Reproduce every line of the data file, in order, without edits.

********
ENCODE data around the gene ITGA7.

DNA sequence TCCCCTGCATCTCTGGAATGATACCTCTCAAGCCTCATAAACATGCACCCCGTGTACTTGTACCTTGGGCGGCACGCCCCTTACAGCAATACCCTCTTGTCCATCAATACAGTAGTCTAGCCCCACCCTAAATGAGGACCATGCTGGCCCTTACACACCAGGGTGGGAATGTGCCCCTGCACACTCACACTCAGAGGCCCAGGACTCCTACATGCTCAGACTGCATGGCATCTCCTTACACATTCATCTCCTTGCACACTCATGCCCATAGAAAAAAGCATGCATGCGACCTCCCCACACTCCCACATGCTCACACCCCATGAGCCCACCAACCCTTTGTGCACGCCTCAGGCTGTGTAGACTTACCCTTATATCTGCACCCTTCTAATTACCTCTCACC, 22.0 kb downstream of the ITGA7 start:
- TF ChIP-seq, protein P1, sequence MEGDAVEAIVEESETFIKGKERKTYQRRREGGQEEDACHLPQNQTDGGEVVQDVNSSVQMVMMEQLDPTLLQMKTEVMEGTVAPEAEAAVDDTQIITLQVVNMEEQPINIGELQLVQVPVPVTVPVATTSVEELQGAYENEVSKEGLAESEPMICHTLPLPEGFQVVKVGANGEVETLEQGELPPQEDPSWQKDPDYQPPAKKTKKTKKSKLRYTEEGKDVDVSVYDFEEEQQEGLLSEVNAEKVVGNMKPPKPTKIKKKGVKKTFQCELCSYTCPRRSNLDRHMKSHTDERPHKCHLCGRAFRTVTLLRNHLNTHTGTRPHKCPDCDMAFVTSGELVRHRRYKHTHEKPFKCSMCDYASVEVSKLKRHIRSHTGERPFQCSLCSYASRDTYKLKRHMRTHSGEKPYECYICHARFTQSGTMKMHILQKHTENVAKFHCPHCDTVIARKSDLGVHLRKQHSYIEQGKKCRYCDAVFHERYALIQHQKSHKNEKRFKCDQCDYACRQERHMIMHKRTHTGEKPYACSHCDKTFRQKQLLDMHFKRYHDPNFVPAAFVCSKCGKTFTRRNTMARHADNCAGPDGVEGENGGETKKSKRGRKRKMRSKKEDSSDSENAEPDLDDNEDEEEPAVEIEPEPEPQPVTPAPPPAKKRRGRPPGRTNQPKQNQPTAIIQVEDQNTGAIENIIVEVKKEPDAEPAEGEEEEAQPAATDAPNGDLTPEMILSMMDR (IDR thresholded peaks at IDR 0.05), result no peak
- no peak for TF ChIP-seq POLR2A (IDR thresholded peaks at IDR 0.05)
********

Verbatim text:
ENCODE data around the gene ITGA7.

DNA sequence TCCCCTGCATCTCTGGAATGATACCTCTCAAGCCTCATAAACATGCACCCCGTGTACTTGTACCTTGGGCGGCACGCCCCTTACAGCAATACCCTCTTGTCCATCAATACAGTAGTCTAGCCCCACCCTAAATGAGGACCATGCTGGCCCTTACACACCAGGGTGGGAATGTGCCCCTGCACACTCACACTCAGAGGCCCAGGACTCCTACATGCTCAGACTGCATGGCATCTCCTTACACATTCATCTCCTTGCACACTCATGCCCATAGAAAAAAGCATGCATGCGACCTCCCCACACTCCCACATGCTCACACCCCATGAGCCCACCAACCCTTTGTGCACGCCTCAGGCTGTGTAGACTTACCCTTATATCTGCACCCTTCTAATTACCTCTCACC, 22.0 kb downstream of the ITGA7 start:
- TF ChIP-seq, protein P1, sequence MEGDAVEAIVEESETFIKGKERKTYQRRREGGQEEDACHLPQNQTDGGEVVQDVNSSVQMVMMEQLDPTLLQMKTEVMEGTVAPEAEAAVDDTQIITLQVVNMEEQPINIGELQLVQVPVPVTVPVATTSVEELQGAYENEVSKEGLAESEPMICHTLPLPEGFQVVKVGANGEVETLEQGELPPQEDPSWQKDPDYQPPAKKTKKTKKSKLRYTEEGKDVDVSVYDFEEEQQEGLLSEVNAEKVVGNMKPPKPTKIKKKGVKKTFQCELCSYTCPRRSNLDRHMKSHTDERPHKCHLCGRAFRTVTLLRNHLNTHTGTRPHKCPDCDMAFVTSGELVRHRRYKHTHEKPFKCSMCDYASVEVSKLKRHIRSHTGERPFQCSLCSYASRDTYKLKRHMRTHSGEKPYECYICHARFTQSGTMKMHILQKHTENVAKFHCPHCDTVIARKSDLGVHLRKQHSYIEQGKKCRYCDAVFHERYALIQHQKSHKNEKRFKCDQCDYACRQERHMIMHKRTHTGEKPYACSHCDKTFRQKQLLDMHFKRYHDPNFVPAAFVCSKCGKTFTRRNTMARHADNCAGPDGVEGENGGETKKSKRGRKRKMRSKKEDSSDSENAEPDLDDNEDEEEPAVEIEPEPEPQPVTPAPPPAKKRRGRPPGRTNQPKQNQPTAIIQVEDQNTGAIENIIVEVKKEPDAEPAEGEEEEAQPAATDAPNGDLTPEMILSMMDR (IDR thresholded peaks at IDR 0.05), result no peak
- no peak for TF ChIP-seq POLR2A (IDR thresholded peaks at IDR 0.05)